[concurrency-interest] Blocking vs. non-blocking

Zhong Yu zhong.j.yu at gmail.com
Tue Aug 5 19:51:55 EDT 2014


On Tue, Aug 5, 2014 at 6:41 PM, Stanimir Simeonoff <stanimir at riflexo.com> wrote:
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>> There's a dilemma though - if the application code is writing bytes to
>> the response body with blocking write(), isn't it tying up a thread if
>> the client is slow? And if the write() is non-blocking, aren't we
>> buffering up too much data? I think this problem can often be solved
>> by a non-blocking write(obj) that buffers `obj` with lazy
>> serialization, see "optimization technique" in
>> http://bayou.io/draft/response.style.html#Response_body
>>
>> Zhong Yu
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> The lazy serialization unfortunately requires the object to be fully fetched
> (not depending on any context or an active database connection) which is not
> that different than "buffering too much" - it's just not plain ByteBuffer

There's a difference if the objects are shared among responses which
is a reasonable assumption for a lot of web applications.

> (or byte[]).
> Personally I don't like lazy serialization as that leaves objects in the
> queues and the latter may have implications of module (classes) redeploys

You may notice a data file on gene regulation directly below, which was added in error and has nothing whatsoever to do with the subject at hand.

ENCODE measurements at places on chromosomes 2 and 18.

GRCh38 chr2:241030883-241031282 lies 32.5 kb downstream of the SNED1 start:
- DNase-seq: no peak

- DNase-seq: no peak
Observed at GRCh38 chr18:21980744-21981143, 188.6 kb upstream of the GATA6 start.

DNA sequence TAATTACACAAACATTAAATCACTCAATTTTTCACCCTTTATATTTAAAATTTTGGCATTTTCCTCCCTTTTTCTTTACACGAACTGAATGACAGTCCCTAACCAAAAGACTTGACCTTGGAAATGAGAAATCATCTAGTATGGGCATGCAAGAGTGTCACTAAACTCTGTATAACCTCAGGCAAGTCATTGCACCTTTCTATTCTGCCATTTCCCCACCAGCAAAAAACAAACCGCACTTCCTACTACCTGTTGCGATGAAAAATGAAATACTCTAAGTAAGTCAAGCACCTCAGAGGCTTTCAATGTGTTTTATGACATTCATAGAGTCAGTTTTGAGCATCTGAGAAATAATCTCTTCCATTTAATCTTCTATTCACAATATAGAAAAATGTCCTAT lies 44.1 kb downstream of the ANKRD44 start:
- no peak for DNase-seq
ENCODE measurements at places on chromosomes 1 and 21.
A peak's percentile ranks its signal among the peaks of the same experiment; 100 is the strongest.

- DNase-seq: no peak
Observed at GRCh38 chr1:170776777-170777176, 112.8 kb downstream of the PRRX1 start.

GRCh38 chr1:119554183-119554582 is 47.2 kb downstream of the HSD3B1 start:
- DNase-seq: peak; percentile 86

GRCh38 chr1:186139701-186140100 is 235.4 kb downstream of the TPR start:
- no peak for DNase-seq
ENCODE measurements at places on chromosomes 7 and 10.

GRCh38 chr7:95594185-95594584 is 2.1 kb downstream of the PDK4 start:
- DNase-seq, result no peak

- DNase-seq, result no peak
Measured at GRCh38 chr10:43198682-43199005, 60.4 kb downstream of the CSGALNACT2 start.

> with slow clients. Also it makes a lot hard quantifying the expected queue
> length per connection and shutting down slow connection.
>
> Stanimir
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>> > Alex
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>> >
>> > On 03/08/2014 20:06, Zhong Yu wrote:
>> >>>
>> >>> Also, apparently, in heavy I/O scenarios, you may have a much better
>> >>> system
>> >>> throughput waiting for things to happen in I/O (blocking I/O) vs being
>> >>> notified of I/O events (Selector-based I/O):
>> >>> http://www.mailinator.com/tymaPaulMultithreaded.pdf. Paper is 6 years
>> >>> old
>> >>> and kernel/Java realities might have changed, YMMV, but the difference
>> >>> is(was?) impressive. Also, Apache HTTP Client still swears by blocking
>> >>> I/O
>> >>> vs non-blocking one in terms of efficiency:
>> >>>
>> >>> http://wiki.apache.org/HttpComponents/HttpClient3vsHttpClient4vsHttpCore
>> >>
>> >> To add a small data point to this discussion, Tomcat with NIO is
>> >> apparently slower than Tomcat with Blocking-IO by 1,700ns for a simple
>> >> request-response, according to a benchmark I did recently [1]. But!
>> >> The difference is very small, and I would argue that it is negligible.
>> >>
>> >> Paul Tyma's claim (that the throughput of Blocking-IO is 30% more than
>> >> NIO) is not very meaningful for real applications. I did once
>> >> replicate his claim with a test that does nothing with the bytes being
>> >> transferred; but as soon as you at least read each byte once, the
>> >> throughput difference becomes very unimpressive (and frankly I suspect
>> >> it's largely due to Java's implementation of NIO).
>> >>
>> >> [1] http://bayou.io/draft/Comparing_Java_HTTP_Servers_Latencies.html
>> >>
>> >> Zhong Yu
>> >> bayou.io
>> >> _______________________________________________
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>> >> http://cs.oswego.edu/mailman/listinfo/concurrency-interest
>> >
>> >
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